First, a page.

Journal of Clinical and Experimental Toxicology

Review Article - Journal of Clinical and Experimental Toxicology (2018) Volume 2, Issue 1

Cardiovascular health risk posed by Polycyclic Aromatic Hydrocarbon and Ultrafine Particles.

Collins Otieno Asweto*

School of Public Health, Maseno University, Kenya

*Corresponding Author:
Collins Otieno Asweto
School of Public Health, Maseno University, Kenya
Tel: +254731632798
E-mail: [email protected]

Accepted date: January 04, 2018

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Abstract

There is increased cardiovascular disease incidence attributed to ambient air pollution. It is estimated that ischaemic heart disease and stroke account for 80% of ambient air pollution-related early deaths. The most deleterious are the ultrafine particles (UFPs) which have more prominent potential health threat, since they can act as carriers of other strong air pollutant such as polycyclic aromatic hydrocarbons (PAHs). UFPs are small in size, hence can easily penetrate and reach cardiovascular tissues and organs. To understand their mechanisms, studies on UFPs and PAHs induced cardiovascular diseases were reviewed. The studies showed that UFPs and PAHs initiate events in atherogenesis including oxidative stress, expression of cell adhesion molecules on the surface of the endothelium, inflammation, and endothelial dysfunction. Endothelial dysfunction is associated with cardiovascular diseases such as hypertension, coronary artery disease, chronic heart failure, and peripheral vascular disease. The current review provides useful information on deleterious effect of UFP and PAH exposure on cardiovascular system. Thus advancing knowledge on UFP and PAH toxicity underscores the importance of the cardiovascular effects of air pollutants.

Keywords

Ultrafine particles, cardiovascular, endothelial dysfunction.

Introduction

Escalating air pollution is contributing to increased cardiovascular health problems currently witnessed in the world. Cardiac diseases such as ischaemic heart disease and strokes account for 80% of ambient air pollution-related early deaths [1]. Additionally, it is estimated that about 3 million deaths and 85 million disability adjusted live years (DALYs) resulted from particulate matter of ambient air pollution in 2012 [1]. Ambient air pollution has been on the rapid increase in most part of the world due to industrialization, urbanization, and motorization [1].

Ambient air pollutants comprise of particulate matter (PM), gases, organic compounds, and toxic metals [2,3]. Particulate matter (PM) is a blend of liquid droplets (aerosols) and solid particles like dust, soot, smoke, and dirt. PM is found in smoke, diesel exhaust, and haze that either come specifically from combustion or is a result of response to gases and sunlight or air [4]. In any case, the inhalable particles are of 10 μm in aerodynamic diameter (PM10), fine particles 2.5 μm (PM2.5), and ultra-fine particles <0.1 μm (UFP). PM2.5, most generally utilized as a representative marker of exposure to air pollution, is progressively measured and checked by national air quality monitoring networks [5]. However, experimental evidence suggests that UFP may be more dangerous than PM10 and PM2.5 due to their chemical composition, small size, large surface area/ mass ratio, capability of generating reactive oxygen species (ROS), high retention rate, and deep penetration in the respiratory system [6]. Thus the World Health Organization (WHO) and the Organization for Economic Co-operation and Development (OECD) have called for a critical and comprehensive assessment of UFP safety [7]. Moreover, research substantiations demonstrate that exposure to UFPs adds to the advancement of cardiovascular disease; along these lines, triggering acute cardiac events such as altered heart rate, heart rate variability, changes in microvascular function, and systemic inflammation [8,9]. This is due to their unique physicochemical properties which have unpredicted biological effects [10-12].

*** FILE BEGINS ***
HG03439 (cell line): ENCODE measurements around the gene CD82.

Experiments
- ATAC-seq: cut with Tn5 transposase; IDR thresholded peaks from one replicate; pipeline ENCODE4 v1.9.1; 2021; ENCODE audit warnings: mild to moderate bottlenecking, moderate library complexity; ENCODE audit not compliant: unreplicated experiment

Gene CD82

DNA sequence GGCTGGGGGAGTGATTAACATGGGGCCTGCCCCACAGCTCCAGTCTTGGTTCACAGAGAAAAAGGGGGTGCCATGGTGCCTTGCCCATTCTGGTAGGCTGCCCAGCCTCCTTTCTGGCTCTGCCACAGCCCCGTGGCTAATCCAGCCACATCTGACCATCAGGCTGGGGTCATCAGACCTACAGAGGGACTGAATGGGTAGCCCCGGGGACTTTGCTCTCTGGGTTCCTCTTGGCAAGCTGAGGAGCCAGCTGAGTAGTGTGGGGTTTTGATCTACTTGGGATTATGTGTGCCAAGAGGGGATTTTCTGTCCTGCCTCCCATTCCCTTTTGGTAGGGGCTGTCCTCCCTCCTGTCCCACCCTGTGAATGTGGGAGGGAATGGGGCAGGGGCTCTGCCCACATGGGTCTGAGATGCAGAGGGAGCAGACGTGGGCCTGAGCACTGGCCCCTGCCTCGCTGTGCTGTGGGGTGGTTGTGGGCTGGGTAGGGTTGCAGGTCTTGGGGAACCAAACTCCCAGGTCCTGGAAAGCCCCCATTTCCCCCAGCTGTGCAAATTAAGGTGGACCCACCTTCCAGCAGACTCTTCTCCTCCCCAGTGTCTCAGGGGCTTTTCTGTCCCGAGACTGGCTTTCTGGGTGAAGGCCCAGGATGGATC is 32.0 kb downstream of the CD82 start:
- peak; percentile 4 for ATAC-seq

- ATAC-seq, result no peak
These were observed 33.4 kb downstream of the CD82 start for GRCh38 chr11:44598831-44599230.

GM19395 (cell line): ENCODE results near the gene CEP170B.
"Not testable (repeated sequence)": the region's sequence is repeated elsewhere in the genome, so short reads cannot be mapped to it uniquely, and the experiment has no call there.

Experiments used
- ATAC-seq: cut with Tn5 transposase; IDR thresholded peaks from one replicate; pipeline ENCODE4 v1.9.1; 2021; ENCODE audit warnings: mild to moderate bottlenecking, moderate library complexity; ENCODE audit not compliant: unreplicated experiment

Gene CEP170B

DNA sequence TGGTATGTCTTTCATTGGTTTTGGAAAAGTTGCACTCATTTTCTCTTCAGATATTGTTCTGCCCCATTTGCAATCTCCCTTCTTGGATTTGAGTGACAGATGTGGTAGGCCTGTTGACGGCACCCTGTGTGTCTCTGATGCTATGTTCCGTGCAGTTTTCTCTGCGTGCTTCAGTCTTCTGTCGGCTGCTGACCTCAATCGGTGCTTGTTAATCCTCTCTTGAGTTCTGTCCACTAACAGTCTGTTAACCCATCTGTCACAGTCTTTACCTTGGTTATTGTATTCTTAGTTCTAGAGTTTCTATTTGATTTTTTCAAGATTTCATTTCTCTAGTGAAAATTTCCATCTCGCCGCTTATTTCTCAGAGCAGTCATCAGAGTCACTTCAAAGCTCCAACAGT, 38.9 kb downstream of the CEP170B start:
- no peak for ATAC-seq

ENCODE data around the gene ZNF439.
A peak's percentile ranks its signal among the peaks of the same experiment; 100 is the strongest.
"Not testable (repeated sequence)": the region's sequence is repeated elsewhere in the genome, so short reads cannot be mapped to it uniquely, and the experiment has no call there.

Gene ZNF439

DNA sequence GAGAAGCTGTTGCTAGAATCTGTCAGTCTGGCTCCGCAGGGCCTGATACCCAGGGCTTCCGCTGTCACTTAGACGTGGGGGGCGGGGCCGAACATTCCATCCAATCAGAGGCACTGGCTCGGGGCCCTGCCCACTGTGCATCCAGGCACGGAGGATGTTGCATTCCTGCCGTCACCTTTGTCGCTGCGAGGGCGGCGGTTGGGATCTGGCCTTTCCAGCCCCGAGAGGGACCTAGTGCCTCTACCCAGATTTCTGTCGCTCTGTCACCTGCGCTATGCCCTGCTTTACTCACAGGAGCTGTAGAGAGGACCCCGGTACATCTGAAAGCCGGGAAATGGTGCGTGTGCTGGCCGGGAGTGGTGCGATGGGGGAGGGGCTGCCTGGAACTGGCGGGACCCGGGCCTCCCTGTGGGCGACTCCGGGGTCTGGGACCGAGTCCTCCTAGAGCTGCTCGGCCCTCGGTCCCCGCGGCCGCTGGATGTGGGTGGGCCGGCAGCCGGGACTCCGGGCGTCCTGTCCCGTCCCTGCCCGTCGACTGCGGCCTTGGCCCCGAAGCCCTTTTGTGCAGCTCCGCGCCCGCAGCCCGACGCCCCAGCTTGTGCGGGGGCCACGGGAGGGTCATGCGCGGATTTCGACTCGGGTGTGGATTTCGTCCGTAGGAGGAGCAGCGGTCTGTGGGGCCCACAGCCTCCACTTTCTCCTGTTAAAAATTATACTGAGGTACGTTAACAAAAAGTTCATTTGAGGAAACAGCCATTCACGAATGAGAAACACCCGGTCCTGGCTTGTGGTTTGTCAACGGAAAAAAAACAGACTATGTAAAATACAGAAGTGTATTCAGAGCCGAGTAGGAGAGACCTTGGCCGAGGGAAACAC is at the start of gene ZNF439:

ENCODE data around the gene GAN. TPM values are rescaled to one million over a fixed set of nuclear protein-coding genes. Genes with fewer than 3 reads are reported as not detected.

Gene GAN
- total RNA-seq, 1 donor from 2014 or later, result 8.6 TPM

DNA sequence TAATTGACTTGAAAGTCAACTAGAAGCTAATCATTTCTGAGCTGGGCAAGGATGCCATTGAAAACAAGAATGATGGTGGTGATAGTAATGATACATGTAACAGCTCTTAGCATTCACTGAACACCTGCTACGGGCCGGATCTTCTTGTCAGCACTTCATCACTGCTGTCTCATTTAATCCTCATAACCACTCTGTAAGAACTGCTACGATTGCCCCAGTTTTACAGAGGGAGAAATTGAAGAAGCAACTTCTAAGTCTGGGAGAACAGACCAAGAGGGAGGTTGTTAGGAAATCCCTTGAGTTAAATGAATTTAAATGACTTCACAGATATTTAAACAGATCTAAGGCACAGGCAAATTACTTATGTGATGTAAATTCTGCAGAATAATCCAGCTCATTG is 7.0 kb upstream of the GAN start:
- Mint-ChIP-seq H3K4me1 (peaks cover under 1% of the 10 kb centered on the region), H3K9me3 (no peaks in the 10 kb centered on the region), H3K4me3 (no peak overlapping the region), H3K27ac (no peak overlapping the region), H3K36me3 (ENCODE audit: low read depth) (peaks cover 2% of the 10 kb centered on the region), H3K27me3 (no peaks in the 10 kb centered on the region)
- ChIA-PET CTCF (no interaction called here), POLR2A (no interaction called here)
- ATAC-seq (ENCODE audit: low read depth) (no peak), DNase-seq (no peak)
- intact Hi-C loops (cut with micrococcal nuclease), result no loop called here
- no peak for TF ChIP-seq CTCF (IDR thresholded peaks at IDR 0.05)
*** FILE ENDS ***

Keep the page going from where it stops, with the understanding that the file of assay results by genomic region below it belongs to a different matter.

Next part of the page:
Polycyclic aromatic hydrocarbons (PAHs) result from incomplete combustion of organic materials and are ever present in the environment. Human exposure to PAHs can occur via ingestion of PAHs contaminated soil, food, and water, inhalation of PAHs contaminated soil dust and air [13], and dermal contact with PAHs contaminated soil [14,15]. After PAHs entering human body via various exposure pathways, complex metabolism and unknown factors would also make PAHs reach cardiovascular tissues and organs. PAH has been previously link to development of cardiovascular disease (CVD) such as coronary heart disease, peripheral arterial disease, stroke, and myocardial infarction [16-20].

Due to widespread sources and persistent UFPs and PAHs in the environment. Human beings are exposed to UFP and PAH mixtures in particulate phases in ambient air. Long-term exposure to high concentrations of the mixture is associated with adverse health problems. Thus, studies on PAHs in particulate matter (PM), such as UFP in ambient air, have become attention greater focus of research in recent years.

Ultra-fine Particles and Polycyclic Aromatic Hydrocarbons

Ultra-fine Particles (UFPs) have been found to have an atmospheric concentration ten times higher in the urban air than in rural air and are considered the most detrimental of all PM fractions [21]. This is on the account of UFP size empowers them to infiltrate through the lung to the circulatory system and reach other organs [22]. In addition, UFPs act as carriers of other strong air pollutant such as Polycyclic Aromatic Hydrocarbons (PAHs) [23] because of their adsorption capabilities. UFP are incidentally generated in the environment, often as by-products of fossil fuel combustion, condensation of semi-volatile substances or industrial emissions [24,25]. In addition, the speedy growth of nanotechnology is increasing the environmental exposure to nano-size particles. This exposure may be especially chronic for those employed in research laboratories and in high tech industry where workers handle, manufacture, use and dispose of nanoparticles.